• Shoppers who viewed video were 174 percent more likely to purchase than viewers who did not (Retail Touchpoints).
  • Looking for higher email click-through rates? Link to a video. About half of marketers who use video in email campaigns see increased clickthrough rates, time spent reading the email, and more sharing and forwarding. (eMarketer).

So what do you do today to test online video in the remaining days of this shopping season?

  1. Conduct a competitive analysis of what your competition is doing with online video. Look at competitor websites for video, search on YouTube and social media. Check the length, and examine their format.
  2. If you don’t have a video, record one (or more)! If you don’t have expertise inside your organization, there are multitudes of creative resources that can help you out. The fact is, an inexpensive camera, and someone with editing skills, can create a video for you in no time. While a bootstrap approach may not be ideal long-term, it’s a place to start.
  3. Load the video on YouTube (10 ways to optimize for search here and 12 overlooked ways to help your video rank higher here). Place it on your website or a landing page.
  4. Send an email to your customer list to promote it. Use the word “video” in your subject line—testing shows your open rate will increase. Since we’re talking mobile here, make sure your HTML emails are using responsive design. If they aren’t, readability on smartphones is challenging, so readership and clickthrough rates go down. Most email portals—e.g., ConstantContact, iContact, Mailchimp, and others—offer responsive design email templates.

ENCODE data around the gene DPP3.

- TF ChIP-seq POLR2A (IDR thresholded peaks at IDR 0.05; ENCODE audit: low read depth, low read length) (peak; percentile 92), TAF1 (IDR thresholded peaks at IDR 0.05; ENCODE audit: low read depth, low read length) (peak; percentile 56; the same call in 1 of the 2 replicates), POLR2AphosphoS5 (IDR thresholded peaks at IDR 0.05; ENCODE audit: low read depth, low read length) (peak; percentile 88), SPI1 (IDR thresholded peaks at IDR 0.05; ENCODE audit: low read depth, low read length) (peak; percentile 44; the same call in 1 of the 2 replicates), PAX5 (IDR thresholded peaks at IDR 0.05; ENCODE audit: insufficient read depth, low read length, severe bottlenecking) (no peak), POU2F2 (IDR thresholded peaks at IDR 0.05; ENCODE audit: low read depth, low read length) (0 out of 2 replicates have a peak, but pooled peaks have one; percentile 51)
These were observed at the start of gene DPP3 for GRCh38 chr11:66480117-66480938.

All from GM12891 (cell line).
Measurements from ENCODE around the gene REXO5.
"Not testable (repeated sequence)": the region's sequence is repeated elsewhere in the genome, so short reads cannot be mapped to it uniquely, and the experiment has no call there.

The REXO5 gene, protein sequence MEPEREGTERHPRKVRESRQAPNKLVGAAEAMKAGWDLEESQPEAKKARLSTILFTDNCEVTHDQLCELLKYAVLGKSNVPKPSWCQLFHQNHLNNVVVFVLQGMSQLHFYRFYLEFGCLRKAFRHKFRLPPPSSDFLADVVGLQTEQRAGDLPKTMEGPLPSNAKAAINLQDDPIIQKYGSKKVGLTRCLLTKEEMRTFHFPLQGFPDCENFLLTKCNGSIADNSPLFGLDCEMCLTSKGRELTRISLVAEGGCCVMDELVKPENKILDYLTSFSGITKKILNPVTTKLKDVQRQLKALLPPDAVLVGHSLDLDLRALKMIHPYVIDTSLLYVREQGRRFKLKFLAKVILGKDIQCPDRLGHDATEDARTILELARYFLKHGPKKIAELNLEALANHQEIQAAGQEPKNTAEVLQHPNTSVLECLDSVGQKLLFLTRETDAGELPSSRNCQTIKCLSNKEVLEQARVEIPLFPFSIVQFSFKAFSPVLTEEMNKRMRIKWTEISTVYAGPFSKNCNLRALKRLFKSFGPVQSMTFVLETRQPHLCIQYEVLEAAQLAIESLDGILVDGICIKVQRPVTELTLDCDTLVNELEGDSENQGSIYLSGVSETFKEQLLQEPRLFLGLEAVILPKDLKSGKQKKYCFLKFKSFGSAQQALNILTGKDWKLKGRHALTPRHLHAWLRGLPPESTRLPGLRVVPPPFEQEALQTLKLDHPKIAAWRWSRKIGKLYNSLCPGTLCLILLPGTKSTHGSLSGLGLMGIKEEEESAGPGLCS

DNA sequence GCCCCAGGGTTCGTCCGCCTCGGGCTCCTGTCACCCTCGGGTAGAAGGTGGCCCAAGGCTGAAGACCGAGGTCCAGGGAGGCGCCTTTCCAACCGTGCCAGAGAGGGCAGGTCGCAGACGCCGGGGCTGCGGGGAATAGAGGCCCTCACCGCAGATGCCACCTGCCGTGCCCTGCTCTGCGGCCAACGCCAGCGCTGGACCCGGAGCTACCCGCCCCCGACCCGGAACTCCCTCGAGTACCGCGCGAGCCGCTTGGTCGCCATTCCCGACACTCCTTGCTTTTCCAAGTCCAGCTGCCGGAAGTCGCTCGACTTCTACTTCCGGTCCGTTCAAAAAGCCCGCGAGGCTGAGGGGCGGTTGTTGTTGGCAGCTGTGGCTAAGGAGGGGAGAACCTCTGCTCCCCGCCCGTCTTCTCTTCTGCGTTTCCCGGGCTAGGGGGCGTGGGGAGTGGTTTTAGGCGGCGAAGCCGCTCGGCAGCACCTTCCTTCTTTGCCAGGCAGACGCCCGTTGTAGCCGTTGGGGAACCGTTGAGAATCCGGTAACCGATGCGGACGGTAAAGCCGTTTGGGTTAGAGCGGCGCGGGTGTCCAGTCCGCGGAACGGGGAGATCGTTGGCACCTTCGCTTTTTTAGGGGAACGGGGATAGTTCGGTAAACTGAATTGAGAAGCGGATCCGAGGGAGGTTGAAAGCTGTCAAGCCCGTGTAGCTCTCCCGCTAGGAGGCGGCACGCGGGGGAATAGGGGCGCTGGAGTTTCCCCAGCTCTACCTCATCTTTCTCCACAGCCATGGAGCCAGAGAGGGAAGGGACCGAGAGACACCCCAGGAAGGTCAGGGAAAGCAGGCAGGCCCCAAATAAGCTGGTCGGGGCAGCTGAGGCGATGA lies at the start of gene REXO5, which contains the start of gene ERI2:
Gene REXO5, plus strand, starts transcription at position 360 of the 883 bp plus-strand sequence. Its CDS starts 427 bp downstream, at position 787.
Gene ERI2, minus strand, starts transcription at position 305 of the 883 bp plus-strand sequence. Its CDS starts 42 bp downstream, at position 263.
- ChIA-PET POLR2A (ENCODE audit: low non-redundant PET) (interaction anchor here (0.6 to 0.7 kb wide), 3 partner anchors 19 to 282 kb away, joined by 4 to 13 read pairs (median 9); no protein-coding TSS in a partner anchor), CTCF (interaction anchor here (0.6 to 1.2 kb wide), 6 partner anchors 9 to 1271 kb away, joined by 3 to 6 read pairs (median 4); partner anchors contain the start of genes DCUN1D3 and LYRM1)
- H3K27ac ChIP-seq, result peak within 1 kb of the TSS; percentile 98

5. Include a link to your video on social media. After about 24 hours, check your social media metrics and you should see a spike in engagement with your followers.
  6. Mail a postcard. You have time. Make it graphically obvious on the postcard you have an important video (story/product demonstration/testimonial) and direct your customers to your landing page. Use an oversized “Play” symbol on a thumbnail that you create of your video. Use a QR code or a PURL to more closely track response.
  7. After bringing prospects to your landing page, you’ve got them started at the top of your sales funnel. Now it’s time for marketing automation software to takeover (more about this topic in a future blog) and convert the lead to a customer before the books close for 2013.

If you haven’t tried video, especially when it’s proven that customers love mobile devices like iPads, now is your time. It’s proven that consumers watch videos, confidence is lifted, and they’re more likely to add a product to a cart and purchase after watching a video. Now is the time to test your organization’s ability to be an agile direct marketer.

The Direct Marketing, iPad and Video Holiday Shopping Link